• EarthquakesNew app turns smartphones into sensors for an earthquake early-warning system

    The MyShake app, still in test mode, uses smartphone accelerometers and locators to augment the data on incoming quakes issued by the 400 seismometers which are part of California’s ShakeAlert program.Registered phones act as additional earthquake sensors, as the app runs an algorithm which detects when the phone is still or shaking. Should several registered phones in the same area begin to shake at the same time, an earthquake alert is issued.

  • EnergyGenerating fuel from sunlight

    Researchers have made significant progress towards developing a process of Artificial Photosynthesis (AP) that could replace the use of fossil fuels in the future. AP is the industrial process of preparing fuels and chemicals from nothing more than carbon dioxide, water and sunlight. It is a vital process that would be the foundation of a world that would no longer need fossil fuels.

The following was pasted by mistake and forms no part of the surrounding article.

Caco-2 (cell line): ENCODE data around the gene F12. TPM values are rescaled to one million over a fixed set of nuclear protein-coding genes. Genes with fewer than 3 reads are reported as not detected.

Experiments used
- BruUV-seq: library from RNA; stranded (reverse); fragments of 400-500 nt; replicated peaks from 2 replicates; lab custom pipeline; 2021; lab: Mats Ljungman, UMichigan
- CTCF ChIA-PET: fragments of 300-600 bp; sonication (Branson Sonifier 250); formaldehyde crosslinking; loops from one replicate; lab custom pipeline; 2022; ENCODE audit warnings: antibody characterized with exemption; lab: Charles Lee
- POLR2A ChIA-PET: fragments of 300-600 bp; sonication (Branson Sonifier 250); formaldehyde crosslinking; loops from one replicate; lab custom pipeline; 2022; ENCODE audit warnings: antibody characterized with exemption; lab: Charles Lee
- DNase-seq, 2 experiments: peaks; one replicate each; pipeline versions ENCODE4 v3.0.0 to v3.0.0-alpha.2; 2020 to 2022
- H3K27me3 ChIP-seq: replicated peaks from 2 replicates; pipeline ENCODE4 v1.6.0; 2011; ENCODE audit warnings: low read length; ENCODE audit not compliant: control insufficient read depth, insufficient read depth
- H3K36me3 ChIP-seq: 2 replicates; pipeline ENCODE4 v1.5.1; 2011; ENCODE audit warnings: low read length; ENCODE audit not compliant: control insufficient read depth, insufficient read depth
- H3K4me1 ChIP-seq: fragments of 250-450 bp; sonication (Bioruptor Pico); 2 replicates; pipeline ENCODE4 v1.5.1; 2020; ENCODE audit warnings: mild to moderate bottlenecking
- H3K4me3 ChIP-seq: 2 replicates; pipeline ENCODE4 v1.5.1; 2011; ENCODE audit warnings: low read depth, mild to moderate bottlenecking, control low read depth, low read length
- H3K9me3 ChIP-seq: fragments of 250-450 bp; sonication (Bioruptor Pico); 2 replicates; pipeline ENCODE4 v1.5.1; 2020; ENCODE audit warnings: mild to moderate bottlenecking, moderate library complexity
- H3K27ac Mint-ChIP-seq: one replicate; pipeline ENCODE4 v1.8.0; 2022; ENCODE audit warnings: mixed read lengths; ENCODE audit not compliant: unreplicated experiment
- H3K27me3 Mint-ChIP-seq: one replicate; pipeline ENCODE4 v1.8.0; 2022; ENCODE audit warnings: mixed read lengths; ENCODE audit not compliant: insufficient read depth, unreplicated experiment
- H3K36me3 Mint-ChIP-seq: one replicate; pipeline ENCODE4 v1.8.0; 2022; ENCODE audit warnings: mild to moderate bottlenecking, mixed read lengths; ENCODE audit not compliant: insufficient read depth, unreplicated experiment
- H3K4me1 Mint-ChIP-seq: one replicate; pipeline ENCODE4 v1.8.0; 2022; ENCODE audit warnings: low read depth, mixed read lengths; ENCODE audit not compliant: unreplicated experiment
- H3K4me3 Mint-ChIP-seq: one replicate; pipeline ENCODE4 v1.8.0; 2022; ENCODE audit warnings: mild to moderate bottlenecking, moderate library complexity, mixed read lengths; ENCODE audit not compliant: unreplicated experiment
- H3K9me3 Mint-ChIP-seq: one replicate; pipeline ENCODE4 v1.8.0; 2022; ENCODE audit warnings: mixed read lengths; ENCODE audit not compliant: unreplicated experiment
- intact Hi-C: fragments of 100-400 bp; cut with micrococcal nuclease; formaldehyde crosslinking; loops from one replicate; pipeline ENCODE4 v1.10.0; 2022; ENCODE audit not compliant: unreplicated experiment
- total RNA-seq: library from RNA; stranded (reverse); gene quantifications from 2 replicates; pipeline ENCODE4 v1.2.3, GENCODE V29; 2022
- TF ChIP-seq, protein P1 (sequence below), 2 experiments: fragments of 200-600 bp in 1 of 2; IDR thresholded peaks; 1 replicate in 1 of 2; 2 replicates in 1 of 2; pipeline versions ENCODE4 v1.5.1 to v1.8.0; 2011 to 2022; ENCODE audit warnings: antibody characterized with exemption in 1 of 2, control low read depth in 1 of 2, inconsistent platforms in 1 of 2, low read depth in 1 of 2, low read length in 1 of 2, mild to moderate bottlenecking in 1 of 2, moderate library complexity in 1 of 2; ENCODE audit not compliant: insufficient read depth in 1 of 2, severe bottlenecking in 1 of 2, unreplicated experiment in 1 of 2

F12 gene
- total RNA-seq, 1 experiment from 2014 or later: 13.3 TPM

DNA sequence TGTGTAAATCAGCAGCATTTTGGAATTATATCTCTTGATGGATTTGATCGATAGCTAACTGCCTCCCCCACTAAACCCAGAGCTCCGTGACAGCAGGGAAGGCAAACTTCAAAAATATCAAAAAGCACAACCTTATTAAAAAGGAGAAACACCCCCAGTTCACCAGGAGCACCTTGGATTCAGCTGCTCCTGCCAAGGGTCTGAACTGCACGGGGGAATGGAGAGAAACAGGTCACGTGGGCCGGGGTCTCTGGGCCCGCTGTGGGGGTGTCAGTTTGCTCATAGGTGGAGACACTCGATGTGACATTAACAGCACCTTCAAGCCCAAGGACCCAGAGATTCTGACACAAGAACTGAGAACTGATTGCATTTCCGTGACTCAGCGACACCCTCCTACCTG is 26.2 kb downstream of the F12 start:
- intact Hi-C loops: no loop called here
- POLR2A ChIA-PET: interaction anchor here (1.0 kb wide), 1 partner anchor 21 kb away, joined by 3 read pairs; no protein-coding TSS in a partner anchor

• CommunicationBoeing completes testing of new anti-jamming technology

    Boeing says it has proven its new anti-jamming communications technology is capable of operating as either a ground-based user terminal or satellite-based networking hub, enabling the military to send and receive secure communications at a significantly lower cost by using existing terminals and satellites.

  • Search & rescueCockroach cyborgs use microphones to detect, trace sounds in collapsed buildings

    Researchers have developed technology that allows cyborg cockroaches, or biobots, to pick up sounds with small microphones and seek out the source of the sound. The technology is designed to help emergency personnel find and rescue survivors in the aftermath of a disaster. The researchers have also developed technology that can be used as an “invisible fence” to keep the biobots in the disaster area. “In a collapsed building, sound is the best way to find survivors,” says one of the researchers.